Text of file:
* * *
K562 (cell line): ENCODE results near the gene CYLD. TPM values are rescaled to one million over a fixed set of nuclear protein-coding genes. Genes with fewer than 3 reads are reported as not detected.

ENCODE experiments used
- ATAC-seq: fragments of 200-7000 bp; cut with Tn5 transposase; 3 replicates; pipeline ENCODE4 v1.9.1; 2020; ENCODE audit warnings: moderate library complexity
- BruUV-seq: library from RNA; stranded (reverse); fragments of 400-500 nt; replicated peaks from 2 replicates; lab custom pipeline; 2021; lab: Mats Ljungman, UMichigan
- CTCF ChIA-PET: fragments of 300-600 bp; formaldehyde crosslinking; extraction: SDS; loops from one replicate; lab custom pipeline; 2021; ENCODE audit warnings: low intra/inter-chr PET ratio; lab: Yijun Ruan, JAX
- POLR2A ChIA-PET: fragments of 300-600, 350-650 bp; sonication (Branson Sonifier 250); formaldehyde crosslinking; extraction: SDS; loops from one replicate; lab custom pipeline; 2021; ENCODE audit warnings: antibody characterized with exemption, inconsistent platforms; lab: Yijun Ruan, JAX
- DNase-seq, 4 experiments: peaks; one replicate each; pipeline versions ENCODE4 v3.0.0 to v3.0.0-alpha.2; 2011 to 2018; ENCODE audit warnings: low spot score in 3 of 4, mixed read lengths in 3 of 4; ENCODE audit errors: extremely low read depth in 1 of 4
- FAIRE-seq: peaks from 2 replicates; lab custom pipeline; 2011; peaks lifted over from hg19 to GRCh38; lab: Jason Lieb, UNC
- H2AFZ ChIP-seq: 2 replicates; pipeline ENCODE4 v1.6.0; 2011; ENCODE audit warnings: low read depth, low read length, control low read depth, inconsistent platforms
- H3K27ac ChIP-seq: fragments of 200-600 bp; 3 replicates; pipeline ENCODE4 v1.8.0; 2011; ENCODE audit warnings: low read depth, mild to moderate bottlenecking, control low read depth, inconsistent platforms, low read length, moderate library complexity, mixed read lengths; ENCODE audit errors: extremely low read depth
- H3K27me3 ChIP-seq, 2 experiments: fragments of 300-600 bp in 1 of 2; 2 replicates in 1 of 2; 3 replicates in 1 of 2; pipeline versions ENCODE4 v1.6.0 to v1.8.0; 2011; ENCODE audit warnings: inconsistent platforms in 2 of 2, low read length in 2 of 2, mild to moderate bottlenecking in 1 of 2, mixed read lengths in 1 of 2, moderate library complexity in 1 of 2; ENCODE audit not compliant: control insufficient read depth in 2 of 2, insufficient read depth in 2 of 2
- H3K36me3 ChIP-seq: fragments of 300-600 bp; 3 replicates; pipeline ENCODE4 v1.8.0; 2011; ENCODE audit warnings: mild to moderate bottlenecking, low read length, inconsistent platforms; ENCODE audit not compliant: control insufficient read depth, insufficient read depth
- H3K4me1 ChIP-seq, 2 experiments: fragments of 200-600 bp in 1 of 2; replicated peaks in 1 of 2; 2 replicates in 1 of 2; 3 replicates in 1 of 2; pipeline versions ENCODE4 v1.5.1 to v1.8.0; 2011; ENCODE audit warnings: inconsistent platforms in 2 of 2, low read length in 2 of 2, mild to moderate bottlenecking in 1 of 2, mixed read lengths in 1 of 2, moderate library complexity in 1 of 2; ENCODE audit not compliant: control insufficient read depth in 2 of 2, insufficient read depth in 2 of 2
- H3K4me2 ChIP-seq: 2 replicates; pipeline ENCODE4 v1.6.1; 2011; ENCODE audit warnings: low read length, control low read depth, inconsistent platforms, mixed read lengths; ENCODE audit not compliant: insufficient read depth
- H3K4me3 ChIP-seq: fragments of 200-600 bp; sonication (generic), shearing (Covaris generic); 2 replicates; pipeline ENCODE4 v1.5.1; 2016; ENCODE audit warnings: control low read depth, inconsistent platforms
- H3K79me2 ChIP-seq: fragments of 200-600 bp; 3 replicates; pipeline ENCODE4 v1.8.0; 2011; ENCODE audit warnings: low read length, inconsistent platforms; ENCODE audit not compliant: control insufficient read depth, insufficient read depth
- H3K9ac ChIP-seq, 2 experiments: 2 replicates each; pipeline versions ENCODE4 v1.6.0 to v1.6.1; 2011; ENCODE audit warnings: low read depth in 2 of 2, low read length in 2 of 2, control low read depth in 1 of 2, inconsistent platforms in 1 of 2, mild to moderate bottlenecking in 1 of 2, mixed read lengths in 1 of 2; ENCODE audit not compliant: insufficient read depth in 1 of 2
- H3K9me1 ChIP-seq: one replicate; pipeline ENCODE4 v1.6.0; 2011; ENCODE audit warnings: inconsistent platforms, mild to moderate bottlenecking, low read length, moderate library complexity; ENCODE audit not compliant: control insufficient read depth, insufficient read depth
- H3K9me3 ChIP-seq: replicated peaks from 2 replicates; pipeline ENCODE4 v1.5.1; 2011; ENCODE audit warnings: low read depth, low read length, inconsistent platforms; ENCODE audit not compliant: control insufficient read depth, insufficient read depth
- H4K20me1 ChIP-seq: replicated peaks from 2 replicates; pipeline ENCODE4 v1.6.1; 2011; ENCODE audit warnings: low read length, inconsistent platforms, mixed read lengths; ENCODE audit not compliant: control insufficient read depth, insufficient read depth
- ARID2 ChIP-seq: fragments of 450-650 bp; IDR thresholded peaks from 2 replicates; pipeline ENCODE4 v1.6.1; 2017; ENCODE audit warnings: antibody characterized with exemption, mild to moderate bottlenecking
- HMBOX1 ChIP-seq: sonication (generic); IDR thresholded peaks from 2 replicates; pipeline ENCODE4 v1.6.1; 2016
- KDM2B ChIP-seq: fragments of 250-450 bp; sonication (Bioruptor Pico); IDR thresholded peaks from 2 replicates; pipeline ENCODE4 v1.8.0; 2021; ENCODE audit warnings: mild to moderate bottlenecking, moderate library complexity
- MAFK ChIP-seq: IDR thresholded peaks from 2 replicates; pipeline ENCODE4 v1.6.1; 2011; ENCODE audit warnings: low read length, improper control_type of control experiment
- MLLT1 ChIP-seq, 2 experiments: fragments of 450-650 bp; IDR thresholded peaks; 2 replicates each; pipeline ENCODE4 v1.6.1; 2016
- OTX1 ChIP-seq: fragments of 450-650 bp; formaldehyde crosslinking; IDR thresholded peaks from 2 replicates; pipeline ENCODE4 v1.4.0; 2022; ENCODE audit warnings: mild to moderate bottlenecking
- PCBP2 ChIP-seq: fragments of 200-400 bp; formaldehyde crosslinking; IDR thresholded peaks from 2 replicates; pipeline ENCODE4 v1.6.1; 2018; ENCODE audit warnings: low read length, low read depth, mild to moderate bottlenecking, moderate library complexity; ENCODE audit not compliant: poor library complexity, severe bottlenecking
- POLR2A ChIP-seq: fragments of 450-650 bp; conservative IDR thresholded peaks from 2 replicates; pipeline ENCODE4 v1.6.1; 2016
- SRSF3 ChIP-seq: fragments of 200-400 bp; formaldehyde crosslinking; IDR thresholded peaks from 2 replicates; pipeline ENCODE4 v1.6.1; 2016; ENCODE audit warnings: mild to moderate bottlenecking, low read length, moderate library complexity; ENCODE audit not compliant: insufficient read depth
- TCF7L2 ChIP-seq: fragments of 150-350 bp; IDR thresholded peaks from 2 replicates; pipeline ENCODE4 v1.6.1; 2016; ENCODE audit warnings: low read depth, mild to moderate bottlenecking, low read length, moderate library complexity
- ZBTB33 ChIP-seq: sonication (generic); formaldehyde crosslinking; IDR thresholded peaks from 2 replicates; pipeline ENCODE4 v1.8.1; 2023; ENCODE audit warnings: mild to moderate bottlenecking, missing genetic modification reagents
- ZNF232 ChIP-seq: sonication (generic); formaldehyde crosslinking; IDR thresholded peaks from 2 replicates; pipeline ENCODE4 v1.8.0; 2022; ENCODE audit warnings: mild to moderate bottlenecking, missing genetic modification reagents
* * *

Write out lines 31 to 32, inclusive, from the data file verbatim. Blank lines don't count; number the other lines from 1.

- ZBTB33 ChIP-seq: sonication (generic); formaldehyde crosslinking; IDR thresholded peaks from 2 replicates; pipeline ENCODE4 v1.8.1; 2023; ENCODE audit warnings: mild to moderate bottlenecking, missing genetic modification reagents
- ZNF232 ChIP-seq: sonication (generic); formaldehyde crosslinking; IDR thresholded peaks from 2 replicates; pipeline ENCODE4 v1.8.0; 2022; ENCODE audit warnings: mild to moderate bottlenecking, missing genetic modification reagents